Winnipeg public spaces still bustling despite confirmed COVID-19 cases

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Coronavirus outbreak: A look at how Canada’s provinces are handling COVID-19 as new cases reported nationwide
WATCH: A look at how Canada's provinces are handling COVID-19 as new cases reported nationwide – Mar 14, 2020

Despite calls by health officials to avoid large crowds in the wake of confirmed COVID-19 cases in Winnipeg, malls and regular gathering places like the Forks were still bustling Saturday — albeit slightly less than usual.

Public health guidelines warn to keep a two-metre distance between yourself and others. Manitoban officials have not banned large public gatherings, but school is cancelled, universities and colleges are moving classes online and the city announced it will shutter pools, libraries and recreation centres Monday among other measures to quell the spread of the virus.

Four cases of COVID-19 have been confirmed in Manitoba. All of the patients are Winnipeggers and had recently travelled internationally. Nationwide, there are 253 cases — 250 are confirmed, three are presumptive and 11 have been resolved.

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North Dakotan Alexis Doree had a trip to Winnipeg planned this weekend to celebrate her sister’s 18th birthday. They thought about cancelling their Airbnb but found they wouldn’t get a full refund.

Instead, the Dorees decided to take their chances crossing the border for their girls’ weekend.

“We figured we might as still go,” she said outside the Forks market. “This sounds silly, but we take Clorox wipes with us everywhere, clean the surface, wash our hands extra, make sure we wash our phones.”

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Gayle Farkas, her husband and her grandson went to the Children’s Museum before popping into the Forks Saturday afternoon — a weekly outing for the couple and their boy.


“There’s not as many people here today,” Farkas said, noting the museum only had about a dozen patrons when they went. “As long as you take precautions, you wash your hands, you don’t shake hands with people, you follow protocol — you’re pretty safe.”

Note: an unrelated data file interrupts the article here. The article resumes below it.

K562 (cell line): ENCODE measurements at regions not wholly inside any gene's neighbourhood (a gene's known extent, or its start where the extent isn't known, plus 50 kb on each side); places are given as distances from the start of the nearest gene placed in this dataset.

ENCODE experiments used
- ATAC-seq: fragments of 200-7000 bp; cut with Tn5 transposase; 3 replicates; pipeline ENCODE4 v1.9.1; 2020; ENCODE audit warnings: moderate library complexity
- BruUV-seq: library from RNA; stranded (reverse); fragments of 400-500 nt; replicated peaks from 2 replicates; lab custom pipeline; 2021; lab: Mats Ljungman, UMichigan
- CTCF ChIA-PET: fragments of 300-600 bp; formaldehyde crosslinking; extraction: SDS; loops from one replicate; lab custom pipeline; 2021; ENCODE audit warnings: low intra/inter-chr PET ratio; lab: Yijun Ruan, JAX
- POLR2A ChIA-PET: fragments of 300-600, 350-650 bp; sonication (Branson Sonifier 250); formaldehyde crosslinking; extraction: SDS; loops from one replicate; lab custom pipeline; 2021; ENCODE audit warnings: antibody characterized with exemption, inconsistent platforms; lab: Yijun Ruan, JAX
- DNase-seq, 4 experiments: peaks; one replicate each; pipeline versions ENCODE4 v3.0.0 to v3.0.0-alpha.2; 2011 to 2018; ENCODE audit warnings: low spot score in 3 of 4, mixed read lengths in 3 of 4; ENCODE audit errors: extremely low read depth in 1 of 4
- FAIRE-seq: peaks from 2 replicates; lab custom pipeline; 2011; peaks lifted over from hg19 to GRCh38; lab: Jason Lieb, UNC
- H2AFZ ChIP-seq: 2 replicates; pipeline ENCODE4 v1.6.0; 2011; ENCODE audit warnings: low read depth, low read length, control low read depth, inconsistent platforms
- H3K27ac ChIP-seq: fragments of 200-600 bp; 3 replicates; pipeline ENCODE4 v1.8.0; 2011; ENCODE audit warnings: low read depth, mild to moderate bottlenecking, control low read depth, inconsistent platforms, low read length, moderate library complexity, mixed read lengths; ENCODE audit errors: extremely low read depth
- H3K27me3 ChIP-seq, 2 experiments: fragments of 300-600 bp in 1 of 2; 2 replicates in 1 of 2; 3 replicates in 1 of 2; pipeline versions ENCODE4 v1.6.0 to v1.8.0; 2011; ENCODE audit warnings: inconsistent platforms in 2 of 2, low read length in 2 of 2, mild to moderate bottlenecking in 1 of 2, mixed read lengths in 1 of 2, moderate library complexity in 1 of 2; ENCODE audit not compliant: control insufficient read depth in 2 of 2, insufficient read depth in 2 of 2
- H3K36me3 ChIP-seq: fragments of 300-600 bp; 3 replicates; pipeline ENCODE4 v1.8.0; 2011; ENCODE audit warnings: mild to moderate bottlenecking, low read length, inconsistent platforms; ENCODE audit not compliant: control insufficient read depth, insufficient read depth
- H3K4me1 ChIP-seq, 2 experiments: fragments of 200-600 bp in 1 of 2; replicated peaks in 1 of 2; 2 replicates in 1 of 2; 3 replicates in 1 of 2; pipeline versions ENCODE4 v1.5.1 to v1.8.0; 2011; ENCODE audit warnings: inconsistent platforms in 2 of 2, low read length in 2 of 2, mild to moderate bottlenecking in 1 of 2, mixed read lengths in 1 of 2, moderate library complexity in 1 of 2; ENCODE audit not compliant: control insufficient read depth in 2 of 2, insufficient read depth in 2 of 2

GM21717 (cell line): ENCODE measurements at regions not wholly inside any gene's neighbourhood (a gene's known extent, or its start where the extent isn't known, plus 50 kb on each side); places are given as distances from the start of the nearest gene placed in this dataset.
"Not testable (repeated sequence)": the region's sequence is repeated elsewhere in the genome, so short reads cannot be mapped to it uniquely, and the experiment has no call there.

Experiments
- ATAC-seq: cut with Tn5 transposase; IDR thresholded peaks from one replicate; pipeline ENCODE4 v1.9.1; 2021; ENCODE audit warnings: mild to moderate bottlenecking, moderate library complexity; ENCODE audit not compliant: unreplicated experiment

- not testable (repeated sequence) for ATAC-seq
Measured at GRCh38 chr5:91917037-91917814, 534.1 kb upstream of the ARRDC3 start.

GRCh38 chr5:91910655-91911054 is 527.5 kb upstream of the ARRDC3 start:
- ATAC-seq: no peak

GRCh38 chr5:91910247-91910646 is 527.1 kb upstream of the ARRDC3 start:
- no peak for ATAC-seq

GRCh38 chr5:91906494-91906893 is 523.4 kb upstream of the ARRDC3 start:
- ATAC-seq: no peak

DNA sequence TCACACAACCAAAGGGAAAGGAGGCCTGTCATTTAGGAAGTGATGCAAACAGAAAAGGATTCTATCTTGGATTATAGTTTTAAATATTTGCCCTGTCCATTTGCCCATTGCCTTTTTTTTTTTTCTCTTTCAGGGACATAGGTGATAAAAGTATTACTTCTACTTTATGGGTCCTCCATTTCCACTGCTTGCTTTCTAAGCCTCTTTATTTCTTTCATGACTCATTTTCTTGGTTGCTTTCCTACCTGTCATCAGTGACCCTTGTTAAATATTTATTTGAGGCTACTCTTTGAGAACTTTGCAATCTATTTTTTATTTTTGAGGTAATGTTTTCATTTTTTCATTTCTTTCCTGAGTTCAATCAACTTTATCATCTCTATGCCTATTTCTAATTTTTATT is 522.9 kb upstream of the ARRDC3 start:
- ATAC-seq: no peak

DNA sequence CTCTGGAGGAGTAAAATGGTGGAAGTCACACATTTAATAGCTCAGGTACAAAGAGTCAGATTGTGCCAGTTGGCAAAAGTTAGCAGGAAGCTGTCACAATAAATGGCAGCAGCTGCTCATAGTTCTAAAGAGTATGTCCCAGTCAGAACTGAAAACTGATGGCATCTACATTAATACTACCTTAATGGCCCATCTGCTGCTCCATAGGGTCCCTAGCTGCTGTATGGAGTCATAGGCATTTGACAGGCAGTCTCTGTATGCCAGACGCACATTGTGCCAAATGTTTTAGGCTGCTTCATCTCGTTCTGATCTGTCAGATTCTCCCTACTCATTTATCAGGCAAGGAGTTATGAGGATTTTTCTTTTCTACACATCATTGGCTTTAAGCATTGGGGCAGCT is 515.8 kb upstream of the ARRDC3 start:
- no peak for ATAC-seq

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It’s life as normal for Farkas, but with more elbow bumps than handshakes.

“I’m not going to stop living my life. If I happen to get it, I’ll quarantine myself,” she said. “As long as there’s not 500 or 600 people there. I can understand what [governments and private companies] have done. Hockey’s been cancelled and that upsets me — I don’t want my Winnipeg Jets not to be in the Stanley Cup.”

Inside the Forks, the Common was busy with people eating lunch, sipping beer and chatting, but around half a dozen tables were empty at the normally crowded hall at midday.

Shoppers at CF Polo Park were going about their business too — Cadillac Fairview, the mall’s owner, announced it is reducing operating hours at its 19 malls nationwide.

Lance Kenyon works in the mall — he’s not too worried about the virus, he said, but noted the risk of COVID-19’s spread is there.

“You have people coming into the store, you don’t know where they’ve been, what they’ve been doing or whether they’re taking precautions. It can be concerning,” he said. “You still need to pay your bills.”

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He’s more concerned about his parents and grandparents than himself, he said. He’s been attentively washing his hands, avoiding touching his face and trying to be more aware of the surfaces he touches.

If he does start feeling sick, he said he plans to self-quarantine as directed by health officials.

But he still needs to pay his bills, he said.

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